Not so long ago, the proliferation of internet technology and even of literacy was thought to be a boon to democracy and freedom. On that calculus, the more web sites and web addresses there were, the more the business of society would be accomplished through the franchise of reason and discussion. We are long since past that illusion: The urban bomb is the instrument. Contemporary Islam is the setting for this just dawning realization, and it is the setting whatever the president says to the contrary. Yes, of course, there are Muslims who are quite like Quakers ... and Christians and Jews, Hindus and Baha’i, just to name some of the designated enemies of Mecca.
But the truth is that it is other Muslims who right now are the most victimized by the reign of terror raging in Islam. Of course, what reached its one-stroke crescendo on 9/11 has continued virtually everywhere and virtually every day since. Not just in Dar al-Islam, to be sure. Still, it is there that the killing is so routine that only the papers of record note their happenings. On page 18 of today's Times, four out of five articles report yesterday's bad news.
1. At least 20 people killed and at least 50 people wounded in a marketplace in the town of Dera Ghazi Khan, Pakistan. Bombs.
2. At least eight people killed and 40 wounded at a hotel in Kabul, Afghanistan. Car bombs.
3. Four people killed and at least 14 others wounded in Baghdad. Bombs. Victims on their way to work or to school.
"At least" is a very important modifier. The news on "others" is hardly ever reported.
The fourth dispatch was about the five American Muslims from the Virginia suburbs of Washington who went to Pakistan, according to the Times, seeking training to fight U.S. troops in Afghanistan. This is not the first or the fifth or the 25th incident of American residents and American citizens charged "with planning a criminal conspiracy..."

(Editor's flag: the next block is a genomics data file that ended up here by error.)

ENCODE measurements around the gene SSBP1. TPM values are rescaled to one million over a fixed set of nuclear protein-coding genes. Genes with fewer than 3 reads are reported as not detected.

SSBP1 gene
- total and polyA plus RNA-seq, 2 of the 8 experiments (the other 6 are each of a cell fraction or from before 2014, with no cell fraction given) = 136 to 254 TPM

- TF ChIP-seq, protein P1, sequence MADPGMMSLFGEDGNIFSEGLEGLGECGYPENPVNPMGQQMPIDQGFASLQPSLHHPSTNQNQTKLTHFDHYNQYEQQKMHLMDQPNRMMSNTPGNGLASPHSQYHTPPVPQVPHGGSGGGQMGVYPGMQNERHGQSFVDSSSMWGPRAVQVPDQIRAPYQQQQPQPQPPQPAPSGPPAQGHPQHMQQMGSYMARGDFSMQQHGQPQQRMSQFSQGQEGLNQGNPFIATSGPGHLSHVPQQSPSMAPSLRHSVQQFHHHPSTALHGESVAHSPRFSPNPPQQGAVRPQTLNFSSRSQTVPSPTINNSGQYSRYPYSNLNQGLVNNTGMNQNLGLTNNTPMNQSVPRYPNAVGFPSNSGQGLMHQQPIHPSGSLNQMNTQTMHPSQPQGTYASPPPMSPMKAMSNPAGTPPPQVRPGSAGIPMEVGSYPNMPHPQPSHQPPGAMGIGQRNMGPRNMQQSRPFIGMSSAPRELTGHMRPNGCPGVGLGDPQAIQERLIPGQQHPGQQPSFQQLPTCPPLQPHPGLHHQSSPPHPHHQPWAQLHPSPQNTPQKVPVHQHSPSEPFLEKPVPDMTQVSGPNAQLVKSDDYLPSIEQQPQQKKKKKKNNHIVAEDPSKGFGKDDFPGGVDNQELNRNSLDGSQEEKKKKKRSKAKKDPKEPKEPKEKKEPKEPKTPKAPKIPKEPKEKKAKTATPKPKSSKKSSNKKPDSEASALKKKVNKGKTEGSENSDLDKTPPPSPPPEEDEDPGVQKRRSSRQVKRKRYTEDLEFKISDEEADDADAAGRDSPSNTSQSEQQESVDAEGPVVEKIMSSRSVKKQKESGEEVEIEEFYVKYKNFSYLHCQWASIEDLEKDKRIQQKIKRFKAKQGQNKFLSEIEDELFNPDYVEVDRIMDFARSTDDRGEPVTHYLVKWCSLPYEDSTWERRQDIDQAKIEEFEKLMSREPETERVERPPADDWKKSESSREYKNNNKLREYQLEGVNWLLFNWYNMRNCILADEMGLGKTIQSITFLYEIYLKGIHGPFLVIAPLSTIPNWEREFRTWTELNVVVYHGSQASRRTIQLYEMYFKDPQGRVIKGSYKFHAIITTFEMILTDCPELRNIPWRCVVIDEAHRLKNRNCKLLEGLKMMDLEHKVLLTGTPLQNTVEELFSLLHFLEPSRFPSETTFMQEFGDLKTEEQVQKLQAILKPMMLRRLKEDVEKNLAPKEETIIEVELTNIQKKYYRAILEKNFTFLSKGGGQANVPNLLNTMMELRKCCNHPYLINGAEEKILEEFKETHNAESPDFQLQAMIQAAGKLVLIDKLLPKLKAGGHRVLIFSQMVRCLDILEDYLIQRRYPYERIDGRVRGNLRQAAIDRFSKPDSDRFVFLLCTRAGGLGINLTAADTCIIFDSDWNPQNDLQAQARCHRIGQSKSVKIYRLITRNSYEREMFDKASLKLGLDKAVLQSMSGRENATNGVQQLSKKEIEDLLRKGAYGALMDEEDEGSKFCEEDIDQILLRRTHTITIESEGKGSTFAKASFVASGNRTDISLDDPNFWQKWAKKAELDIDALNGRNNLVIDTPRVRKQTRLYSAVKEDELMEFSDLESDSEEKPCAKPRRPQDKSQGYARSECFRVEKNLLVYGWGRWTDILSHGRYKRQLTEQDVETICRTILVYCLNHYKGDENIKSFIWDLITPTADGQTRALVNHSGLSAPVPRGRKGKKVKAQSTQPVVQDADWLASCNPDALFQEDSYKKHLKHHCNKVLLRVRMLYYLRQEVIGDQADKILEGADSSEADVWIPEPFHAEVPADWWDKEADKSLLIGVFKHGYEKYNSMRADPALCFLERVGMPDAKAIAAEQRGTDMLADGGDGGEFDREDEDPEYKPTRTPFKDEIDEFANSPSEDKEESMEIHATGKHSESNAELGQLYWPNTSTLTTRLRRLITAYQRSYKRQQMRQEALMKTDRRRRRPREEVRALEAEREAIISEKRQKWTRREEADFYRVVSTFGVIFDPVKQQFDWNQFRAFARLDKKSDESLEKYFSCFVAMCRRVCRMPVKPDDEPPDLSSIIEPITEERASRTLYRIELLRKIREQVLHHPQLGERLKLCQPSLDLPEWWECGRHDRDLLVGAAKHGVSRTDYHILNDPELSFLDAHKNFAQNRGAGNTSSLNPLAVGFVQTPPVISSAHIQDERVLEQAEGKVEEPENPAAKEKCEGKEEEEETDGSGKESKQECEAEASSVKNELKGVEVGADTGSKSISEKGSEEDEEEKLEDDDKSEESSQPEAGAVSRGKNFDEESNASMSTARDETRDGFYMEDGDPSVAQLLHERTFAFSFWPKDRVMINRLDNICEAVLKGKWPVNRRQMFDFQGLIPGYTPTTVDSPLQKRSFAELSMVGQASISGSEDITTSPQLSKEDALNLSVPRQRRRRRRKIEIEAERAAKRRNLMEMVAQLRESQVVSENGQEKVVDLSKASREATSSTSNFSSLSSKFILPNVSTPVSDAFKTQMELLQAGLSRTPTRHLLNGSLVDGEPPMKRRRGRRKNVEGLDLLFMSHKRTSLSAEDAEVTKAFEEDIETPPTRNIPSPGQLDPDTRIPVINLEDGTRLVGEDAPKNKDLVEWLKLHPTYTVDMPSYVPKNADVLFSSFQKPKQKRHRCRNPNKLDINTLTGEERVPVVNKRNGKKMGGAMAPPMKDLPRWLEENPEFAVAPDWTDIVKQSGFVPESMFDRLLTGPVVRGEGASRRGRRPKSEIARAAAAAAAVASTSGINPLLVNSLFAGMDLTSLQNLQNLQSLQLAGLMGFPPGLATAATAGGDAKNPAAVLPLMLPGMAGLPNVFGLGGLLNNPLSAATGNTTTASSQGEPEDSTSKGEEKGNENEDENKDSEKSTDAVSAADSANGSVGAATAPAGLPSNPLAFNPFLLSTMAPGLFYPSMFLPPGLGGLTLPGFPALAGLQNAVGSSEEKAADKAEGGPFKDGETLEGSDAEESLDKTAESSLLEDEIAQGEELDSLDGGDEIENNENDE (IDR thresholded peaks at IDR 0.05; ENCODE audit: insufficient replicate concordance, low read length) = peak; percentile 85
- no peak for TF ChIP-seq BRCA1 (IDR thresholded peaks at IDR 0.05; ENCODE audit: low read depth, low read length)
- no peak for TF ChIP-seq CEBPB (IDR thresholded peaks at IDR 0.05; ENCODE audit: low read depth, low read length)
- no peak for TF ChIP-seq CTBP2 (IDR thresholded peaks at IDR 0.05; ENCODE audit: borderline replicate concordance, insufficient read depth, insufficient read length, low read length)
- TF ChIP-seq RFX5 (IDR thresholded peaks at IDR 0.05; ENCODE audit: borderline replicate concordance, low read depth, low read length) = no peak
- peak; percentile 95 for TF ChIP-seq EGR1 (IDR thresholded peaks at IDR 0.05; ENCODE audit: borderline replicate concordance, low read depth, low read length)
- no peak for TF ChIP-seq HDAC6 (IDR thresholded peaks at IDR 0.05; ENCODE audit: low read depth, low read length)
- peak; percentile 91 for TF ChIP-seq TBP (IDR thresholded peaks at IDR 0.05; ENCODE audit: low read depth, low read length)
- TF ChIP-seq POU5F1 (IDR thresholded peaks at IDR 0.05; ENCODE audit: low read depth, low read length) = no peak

Maybe tomorrow's paper will carry less of such news. And maybe not.
One thing that Tom Friedman is not is an alarmist. He's got a column, also in the morning Times, titled "www.jihad.com,'' and it is a truth teller.
I'm actually not so sure about his habit of assuring us that the jihadists are actually a minority. How does anyone know? Maybe this is a way of making his argument more tolerable. One thing is for sure: Those who volubly and openly support violent jihad are more audible and visible than those like that Harvard graduating senior who seized the occasion of the 2002 Commencement to do propaganda for the personal jihad he did not mean (he was chosen by a committee of the goofiest university faculty who saw in the nasty provocation something "healing" and "non-confrontational.") I suppose those young Arab Americans from Dearborn who left for "home" in Somalia were also on some elevated personal journey. It's too bad some of them are dead.
Minority or not, here are excerpts from Tom's column:
Islam needs the same civil war. It has a violent minority that believes bad things: that it is O.K. to not only murder non-Muslims — “infidels,” who do not submit to Muslim authority — but to murder Muslims as well who will not accept the most rigid Muslim lifestyle and submit to rule by a Muslim caliphate.
What is really scary is that this violent, jihadist minority seems to enjoy the most “legitimacy” in the Muslim world today. Few political and religious leaders dare to speak out against them in public. Secular Arab leaders wink at these groups, telling them: “We’ll arrest if you do it to us, but if you leave us alone and do it elsewhere, no problem.”
How many fatwas — religious edicts — have been issued by the leading bodies of Islam against Osama bin Laden and Al Qaeda? Very few. Where was the outrage last week when, on the very day that Iraq’s Parliament agreed on a formula to hold free and fair multiparty elections — unprecedented in Iraq’s modern history — five explosions set off by suicide bombers hit ministries, a university and Baghdad’s Institute of Fine Arts, killing at least 127 people and wounding more than 400, many of them kids?
Not only was there no meaningful condemnation emerging from the Muslim world — which was primarily focused on resisting Switzerland’s ban on new mosque minarets — there was barely a peep coming out of Washington. President Obama expressed no public outrage. It is time he did.
Read the entire column.